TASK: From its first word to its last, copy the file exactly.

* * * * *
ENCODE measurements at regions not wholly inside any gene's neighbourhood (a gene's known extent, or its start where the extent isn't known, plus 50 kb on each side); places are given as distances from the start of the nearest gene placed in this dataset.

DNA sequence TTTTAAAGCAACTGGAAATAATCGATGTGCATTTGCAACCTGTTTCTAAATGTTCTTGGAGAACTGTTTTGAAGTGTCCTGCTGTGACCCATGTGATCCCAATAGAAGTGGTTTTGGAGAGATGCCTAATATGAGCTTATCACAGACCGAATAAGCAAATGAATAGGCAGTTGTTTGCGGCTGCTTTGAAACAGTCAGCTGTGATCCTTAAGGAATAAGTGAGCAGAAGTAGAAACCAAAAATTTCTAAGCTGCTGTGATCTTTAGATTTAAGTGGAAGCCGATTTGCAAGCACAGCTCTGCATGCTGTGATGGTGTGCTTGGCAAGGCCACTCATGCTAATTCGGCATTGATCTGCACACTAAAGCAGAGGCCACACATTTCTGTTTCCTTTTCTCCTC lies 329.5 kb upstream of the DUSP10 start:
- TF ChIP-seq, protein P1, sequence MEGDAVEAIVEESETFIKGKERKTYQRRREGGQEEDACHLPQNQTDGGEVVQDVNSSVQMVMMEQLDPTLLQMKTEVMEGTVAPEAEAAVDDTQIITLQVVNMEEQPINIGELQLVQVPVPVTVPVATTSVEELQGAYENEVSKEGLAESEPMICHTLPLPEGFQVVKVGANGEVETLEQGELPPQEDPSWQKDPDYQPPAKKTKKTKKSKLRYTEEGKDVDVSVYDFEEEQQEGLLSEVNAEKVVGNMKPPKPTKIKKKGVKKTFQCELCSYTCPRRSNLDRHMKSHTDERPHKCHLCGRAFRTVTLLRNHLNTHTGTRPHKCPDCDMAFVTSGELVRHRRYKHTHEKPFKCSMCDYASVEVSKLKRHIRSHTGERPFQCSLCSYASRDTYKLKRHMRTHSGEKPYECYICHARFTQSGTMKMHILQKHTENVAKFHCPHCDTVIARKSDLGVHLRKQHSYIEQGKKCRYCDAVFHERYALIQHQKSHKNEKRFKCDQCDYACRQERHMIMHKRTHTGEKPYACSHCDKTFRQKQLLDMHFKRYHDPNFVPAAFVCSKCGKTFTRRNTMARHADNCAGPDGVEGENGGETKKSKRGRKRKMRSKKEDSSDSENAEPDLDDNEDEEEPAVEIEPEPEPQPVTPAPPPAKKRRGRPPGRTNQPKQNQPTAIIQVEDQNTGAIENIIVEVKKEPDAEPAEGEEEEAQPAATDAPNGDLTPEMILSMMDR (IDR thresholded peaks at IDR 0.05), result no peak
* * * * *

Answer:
ENCODE measurements at regions not wholly inside any gene's neighbourhood (a gene's known extent, or its start where the extent isn't known, plus 50 kb on each side); places are given as distances from the start of the nearest gene placed in this dataset.

DNA sequence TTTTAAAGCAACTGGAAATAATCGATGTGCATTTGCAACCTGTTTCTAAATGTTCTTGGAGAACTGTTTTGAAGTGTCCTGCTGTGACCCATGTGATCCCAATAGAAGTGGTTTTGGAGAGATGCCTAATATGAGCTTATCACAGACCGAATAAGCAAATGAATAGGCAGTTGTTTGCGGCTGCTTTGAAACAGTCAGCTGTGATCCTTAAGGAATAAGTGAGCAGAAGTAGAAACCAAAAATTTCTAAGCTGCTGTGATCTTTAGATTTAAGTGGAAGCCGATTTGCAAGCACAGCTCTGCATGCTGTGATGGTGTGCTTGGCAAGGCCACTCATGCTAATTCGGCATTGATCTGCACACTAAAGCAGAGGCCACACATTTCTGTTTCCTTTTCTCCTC lies 329.5 kb upstream of the DUSP10 start:
- TF ChIP-seq, protein P1, sequence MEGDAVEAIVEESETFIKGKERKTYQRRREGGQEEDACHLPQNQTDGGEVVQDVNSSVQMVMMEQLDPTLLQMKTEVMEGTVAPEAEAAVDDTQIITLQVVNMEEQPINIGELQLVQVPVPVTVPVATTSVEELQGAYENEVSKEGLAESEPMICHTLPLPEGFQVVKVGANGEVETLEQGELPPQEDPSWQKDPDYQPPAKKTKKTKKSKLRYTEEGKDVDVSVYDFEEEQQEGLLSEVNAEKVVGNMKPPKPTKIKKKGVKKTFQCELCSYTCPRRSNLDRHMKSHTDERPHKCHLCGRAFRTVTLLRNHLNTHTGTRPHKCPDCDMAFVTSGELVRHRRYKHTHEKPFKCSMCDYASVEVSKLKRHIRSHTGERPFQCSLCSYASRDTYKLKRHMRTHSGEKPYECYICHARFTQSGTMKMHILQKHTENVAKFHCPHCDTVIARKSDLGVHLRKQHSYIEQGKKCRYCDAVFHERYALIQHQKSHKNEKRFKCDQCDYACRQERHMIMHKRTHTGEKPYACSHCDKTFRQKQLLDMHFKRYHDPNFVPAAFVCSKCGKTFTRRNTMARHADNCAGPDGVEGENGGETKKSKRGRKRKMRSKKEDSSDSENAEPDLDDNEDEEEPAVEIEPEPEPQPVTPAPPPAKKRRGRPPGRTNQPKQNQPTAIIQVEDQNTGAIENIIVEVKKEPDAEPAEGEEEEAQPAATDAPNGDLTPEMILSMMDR (IDR thresholded peaks at IDR 0.05), result no peak